A FORMER church volunteer is taking legal action against a school after a lengthy dispute about his personal views.

Peter Shields is applying for a judicial review at the High Court, claiming Harwell Primary School near Didcot wrongly judged him to be a safeguarding risk in 2017.

The Christian visited the school in his role as a youth and schools worker at St Matthew's Church in Harwell, before an investigation was carried out over his social media posts.

Although his three-year contract came to an end at about the same time, so there was no dismissal as such, his view is that the school 'interfered' with his freedom of speech.

ALSO READ: Council faces legal action over Trans Toolkit for schools

The 49-year-old, who lives in Chilton, said: “For anyone who works in schools, they thing they dread most is being investigated over safeguarding. Your heart sinks.

“It was a Sword of Damocles hanging over my head.

“I was exonerated but since then it’s been frustration - I’ve been trying at the least to extract an apology.

“If I had said left-wing things, in favour of same-sex marriage or open borders, that wouldn’t have been flagged up as unacceptable.”

The school allegedly raised concerns about some of his social media posts in 2017, which were passed to Oxfordshire County Council, Thames Valley Police and the Diocese of Oxford.

It came after the head of a neighbouring school saw them and - according to Mr Shields’s solicitors - felt some were ‘racist’, ‘homophobic’ and ‘contrary to a tolerant school community’.

Police concluded that no crime had been committed and the council and Diocese said they would not be taking further action.

He said the school never told him which specific comments they felt had posed a safety risk to children.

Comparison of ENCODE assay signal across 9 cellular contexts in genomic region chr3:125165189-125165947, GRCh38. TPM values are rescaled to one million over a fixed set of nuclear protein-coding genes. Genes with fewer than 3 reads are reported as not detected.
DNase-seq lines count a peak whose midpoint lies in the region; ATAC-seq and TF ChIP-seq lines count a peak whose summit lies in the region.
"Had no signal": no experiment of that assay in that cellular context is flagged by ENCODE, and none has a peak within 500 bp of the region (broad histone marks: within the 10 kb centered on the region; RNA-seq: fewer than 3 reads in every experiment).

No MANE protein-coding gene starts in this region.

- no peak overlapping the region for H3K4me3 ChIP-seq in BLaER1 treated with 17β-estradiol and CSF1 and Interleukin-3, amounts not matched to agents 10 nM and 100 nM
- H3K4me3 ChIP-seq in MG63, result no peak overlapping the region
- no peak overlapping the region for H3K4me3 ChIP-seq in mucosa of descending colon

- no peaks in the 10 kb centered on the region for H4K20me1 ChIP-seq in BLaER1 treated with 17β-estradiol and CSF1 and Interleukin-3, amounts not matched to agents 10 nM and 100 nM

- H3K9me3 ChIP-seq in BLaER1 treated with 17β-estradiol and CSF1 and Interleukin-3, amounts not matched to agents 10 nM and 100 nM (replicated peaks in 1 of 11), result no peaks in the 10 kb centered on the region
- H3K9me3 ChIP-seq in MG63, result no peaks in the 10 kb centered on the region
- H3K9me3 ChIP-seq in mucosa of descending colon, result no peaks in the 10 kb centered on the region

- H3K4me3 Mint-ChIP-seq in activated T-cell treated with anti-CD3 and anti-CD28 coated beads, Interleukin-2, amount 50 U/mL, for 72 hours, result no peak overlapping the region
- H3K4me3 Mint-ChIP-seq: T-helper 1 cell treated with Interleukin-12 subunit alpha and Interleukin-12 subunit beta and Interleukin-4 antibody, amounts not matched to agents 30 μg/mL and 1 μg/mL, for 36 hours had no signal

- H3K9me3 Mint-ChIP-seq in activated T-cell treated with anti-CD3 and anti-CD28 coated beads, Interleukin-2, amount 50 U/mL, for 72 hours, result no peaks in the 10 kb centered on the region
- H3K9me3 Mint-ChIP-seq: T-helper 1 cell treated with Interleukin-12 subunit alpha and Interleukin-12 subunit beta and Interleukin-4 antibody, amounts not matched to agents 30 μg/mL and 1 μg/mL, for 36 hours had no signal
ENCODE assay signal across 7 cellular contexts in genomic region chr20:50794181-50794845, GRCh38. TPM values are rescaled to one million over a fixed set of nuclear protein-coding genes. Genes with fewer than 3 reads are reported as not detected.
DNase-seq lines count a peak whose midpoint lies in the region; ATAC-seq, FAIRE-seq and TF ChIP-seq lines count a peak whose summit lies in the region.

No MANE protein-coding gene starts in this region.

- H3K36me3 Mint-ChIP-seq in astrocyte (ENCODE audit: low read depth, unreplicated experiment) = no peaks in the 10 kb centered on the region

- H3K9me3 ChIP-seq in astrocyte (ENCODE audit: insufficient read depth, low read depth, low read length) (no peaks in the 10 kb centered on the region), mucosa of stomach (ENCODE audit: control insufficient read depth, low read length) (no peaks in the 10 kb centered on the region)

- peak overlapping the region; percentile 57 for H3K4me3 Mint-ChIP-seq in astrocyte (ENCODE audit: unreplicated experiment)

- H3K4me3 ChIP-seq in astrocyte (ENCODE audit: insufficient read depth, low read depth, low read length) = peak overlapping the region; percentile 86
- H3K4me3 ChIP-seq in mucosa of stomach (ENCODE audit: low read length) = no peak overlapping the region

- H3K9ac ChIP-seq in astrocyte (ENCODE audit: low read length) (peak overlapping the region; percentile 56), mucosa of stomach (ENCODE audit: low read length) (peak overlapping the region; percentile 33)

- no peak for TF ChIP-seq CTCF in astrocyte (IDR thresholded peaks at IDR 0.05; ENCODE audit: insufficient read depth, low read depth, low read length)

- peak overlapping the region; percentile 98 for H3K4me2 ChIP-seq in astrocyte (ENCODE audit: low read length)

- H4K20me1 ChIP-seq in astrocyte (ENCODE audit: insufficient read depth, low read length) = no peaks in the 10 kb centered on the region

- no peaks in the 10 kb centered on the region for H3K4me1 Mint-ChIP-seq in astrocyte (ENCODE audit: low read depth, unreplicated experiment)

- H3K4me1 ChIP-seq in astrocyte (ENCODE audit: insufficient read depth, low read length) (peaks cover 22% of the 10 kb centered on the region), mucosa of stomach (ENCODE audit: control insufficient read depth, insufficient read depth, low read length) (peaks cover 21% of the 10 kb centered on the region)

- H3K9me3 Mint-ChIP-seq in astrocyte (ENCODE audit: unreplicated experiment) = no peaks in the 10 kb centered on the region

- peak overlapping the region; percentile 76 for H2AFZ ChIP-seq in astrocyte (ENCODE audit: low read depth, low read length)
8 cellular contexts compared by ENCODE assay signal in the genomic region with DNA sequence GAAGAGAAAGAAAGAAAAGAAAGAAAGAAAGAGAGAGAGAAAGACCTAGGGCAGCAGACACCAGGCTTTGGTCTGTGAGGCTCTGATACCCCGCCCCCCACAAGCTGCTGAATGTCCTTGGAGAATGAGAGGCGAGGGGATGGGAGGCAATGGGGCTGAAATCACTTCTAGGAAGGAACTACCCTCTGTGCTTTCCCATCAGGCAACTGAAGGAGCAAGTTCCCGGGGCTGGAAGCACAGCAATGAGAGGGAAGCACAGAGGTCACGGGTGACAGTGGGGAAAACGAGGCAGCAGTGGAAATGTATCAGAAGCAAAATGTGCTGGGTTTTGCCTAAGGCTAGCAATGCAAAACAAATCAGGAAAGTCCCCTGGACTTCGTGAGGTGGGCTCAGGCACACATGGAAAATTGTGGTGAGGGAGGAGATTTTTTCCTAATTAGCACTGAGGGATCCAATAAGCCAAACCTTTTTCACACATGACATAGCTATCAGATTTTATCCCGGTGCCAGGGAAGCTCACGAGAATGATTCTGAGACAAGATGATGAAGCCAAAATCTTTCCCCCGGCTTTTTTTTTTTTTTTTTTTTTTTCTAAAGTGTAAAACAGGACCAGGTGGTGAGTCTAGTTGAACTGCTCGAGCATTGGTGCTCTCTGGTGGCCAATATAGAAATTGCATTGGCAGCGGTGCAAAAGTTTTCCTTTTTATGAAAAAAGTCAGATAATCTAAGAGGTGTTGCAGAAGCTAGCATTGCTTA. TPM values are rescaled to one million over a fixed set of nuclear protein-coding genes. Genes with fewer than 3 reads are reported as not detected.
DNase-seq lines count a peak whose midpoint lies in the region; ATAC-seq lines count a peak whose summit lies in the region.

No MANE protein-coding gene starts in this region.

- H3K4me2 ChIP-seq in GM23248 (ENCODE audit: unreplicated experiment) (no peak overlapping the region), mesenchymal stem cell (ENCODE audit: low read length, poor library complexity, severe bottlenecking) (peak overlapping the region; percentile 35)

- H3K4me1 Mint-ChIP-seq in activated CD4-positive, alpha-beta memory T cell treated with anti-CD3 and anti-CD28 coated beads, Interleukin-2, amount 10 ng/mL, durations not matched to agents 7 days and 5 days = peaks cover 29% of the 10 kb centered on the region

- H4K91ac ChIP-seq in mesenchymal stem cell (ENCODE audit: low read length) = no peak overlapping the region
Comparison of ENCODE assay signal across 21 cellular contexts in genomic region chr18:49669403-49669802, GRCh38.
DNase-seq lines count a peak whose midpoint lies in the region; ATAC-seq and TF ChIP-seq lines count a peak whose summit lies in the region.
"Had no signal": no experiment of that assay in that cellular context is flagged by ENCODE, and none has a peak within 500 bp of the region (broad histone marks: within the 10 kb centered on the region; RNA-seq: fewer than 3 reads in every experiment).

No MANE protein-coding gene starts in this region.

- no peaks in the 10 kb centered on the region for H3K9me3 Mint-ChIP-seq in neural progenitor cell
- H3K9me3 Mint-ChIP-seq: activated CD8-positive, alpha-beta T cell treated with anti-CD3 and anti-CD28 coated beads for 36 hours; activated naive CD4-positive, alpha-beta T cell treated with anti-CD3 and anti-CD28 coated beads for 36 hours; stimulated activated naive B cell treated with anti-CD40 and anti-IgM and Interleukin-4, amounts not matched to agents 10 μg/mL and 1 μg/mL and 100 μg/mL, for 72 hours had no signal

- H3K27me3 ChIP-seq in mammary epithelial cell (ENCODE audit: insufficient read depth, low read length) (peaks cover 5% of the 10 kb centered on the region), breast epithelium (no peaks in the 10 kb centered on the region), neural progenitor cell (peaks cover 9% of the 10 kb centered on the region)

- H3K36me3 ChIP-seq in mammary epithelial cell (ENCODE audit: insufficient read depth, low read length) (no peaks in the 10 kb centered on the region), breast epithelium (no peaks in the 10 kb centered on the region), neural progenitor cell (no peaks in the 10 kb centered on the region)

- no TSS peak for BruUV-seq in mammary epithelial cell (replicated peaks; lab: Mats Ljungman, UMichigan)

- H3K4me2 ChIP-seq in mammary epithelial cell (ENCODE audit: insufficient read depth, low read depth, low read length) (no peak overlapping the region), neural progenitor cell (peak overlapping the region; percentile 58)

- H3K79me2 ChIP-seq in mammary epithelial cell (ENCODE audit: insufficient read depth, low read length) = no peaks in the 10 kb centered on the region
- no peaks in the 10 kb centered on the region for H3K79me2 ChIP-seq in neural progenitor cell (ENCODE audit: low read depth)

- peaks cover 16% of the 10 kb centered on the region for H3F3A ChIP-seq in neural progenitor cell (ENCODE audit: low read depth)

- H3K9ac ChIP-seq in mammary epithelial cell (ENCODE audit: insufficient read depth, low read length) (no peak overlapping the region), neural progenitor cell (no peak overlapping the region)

ALSO READ: Parents drop Judicial Review against Christian assemblies after school agrees on changes

Father-of-four Mr Shields appealed to school governors but they concluded in October that this should not be upheld.

He said: “I might have more sympathy if they had said it was professional misconduct, but that’s not the line they took - they said my views were putting children at risk.”

A document prepared by his solicitors said: “Governors stated in their own adjudication that the private views expressed by our client were entirely lawful, and there was no evidence at all that his views have at any time had a direct effect on the welfare of children.

“[His] claim is that your actions constituted a misuse of the safeguarding system to unlawfully interfere with his rights to freedom of expression.”

Last week solicitors told the school Mr Shields would not seek a judicial review if they apologised, admitted they were wrong and paid him £4,200 for legal costs.

He said he did not want to resort to legal action but that he felt he had exhausted all other avenues.

Mr Shields has been working as a delivery van driver for the past two years, as he said the process left him with a ‘nasty taste in my mouth’ and he felt unable to resume his 20-year career in schools.

He stood as an independent candidate in the 2010 General Election.

ALSO READ: Troubled school's new head writes to parents announcing changes

His Twitter biography states: “Apparently I’m a hateful, racist, homophobic, Islamaphobic, god-bothering bigot. Boy, ‘liberals’ sure don’t like losing an argument do they!”

Some of his tweets last year referenced ‘remainiacs’, ‘#CorbynOut’, #VoteUKIP, and #VoteTommy in reference to Tommy Robinson.

Tweeting about Boris Johnson's 'letter box' comment about burqas in 2018, he said: “At a school I worked in in Bradford I marvelled how at home time 100s of children would all go to the right pair of eyes peering out from identical black pillar boxes!”

In a crowdfunding page launched in 2018 to help cover his legal costs, Mr Shields wrote: “Although some of my views might be considered fringe or radical or contentious, they are also reasoned and reasonable parts of social, theological and political commentary.

“The idea that there is a very narrow set of social, philosophical and political views which can be held, and anything outside of these constitutes a ‘safeguarding risk’ to children is a very frightening, tyrannical prospect.

“What is at stake are some fundamentally important principles: justice, free speech, religious and political liberty.”

The school said in a statement: "The school has fully dealt with the complaint raised previously and is aware of the individual's intention to seek a judicial review. Due to potential legal matters the school cannot make any further comments."